A Special Word About Guns
I think most thriller writers would concur, the greatest number of critiques come from the gun community. There are a lot of people out there who know their firearms, or at least believe they do, and relish any chance to prove the point. If you mess up the basics—for example, the difference between a clip and a magazine—you can count on getting shot down. In my view, weapons are little more than window dressing to a story, and an author gains little from narrative that reads like an engineering text. I say get the essentials right and leave the mil spec tolerances to others.
BONUS – AVIATION & AIRCRAFT FACTS
I’ll close with a couple of scenarios from aviation that I’ve seen portrayed wrongly time and again—particularly on the big screen.
We’ve all watched the scene involving a gunfight on an airliner. The first round fired misses the target but goes through the fuselage. The airplane immediately suffers a rapid decompression and dives toward the ground. Flight attendants fly down the aisle, get sucked outside, and hurricane-force winds rage for two minutes. Sorry, but not how it works.
To begin, airliners are full of holes. Most of the them are tiny, mere pinholes in seams and fittings, but additively they’re not insignificant. Engineers know this going in, and so aircraft pressurization systems are constantly forcing air into the cabin. So much so, in fact, that a valve near the tail, about the size of a small doormat, regulates constantly during flight to maintain the scheduled pressure. So what happens when you put a bullet hole in an airplane? Basically nothing. Ten holes? Not much. Now if you put ten rounds into a single window, causing all the layers to fail, then yeah, the cabin would depressurize. The person sitting in that seat might be at risk, but the pressure will equalize within seconds. A mist will form (humid air changing pressure and cooling) and hundreds of passenger oxygen masks will appear (known in the business as the “rubber jungle”). Aside from some wind noise, that’s about it. Pilots put on their oxygen masks and descend to a lower altitude. The only continuing threat would be the gunfight.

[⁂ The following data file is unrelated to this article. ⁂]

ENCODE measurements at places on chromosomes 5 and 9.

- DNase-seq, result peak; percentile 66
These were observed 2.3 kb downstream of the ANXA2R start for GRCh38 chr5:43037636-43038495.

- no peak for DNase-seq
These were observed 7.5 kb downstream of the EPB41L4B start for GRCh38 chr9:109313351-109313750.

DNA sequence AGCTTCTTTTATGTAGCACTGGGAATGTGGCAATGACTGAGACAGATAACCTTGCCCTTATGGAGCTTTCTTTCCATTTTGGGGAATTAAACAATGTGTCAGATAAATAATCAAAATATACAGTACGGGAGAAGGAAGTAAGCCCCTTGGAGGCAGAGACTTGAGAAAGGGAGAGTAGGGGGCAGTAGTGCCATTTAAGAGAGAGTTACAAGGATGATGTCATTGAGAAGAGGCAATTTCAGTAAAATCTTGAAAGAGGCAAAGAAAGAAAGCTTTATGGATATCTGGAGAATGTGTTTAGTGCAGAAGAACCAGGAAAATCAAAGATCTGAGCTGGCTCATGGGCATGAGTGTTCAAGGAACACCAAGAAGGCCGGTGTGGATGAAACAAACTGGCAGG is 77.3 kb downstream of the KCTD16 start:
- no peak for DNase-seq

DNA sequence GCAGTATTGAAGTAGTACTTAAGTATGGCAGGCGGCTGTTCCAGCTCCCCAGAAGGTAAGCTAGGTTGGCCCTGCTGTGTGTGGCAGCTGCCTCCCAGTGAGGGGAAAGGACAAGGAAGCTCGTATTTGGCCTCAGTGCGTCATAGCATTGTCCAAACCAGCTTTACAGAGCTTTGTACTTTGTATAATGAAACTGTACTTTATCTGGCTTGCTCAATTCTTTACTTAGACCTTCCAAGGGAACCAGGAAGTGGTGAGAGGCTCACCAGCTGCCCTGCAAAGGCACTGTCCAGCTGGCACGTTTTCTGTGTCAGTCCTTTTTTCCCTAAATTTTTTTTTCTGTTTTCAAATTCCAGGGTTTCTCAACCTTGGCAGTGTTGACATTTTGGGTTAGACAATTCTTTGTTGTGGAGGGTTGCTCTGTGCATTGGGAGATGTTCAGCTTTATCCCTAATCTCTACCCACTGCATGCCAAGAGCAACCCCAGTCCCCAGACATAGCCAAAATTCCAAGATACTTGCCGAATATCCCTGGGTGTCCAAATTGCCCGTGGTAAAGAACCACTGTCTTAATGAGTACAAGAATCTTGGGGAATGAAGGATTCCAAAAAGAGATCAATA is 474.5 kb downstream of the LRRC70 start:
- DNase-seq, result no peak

The second example is also related to pressurization. Can an emergency exit door be opened in flight? Here’s the basic math. Airliners at cruise are pressurized to roughly 8 pounds per square inch—the equivalent of about 8,500’ above sea level. A standard plug-type exit door measures out at roughly 2600 square inches. Do the math, and you’ve got over ten tons of force holding the door shut. You and your ten biggest friends couldn’t budge it. There is, however, one way around this.
And a good researcher might figure it out . . .
I hope this is helpful. Solid facts are never a story in themselves, but they provide a frame of authenticity to make your novel fly.
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Ward Larsen is the USA Today bestselling author of Assassin’s Strike. He is a six-time winner of the Florida
Book Award, and has served as a fighter pilot, airline captain, and federal law enforcement officer. His latest thriller, Assassin’s Strike is available now!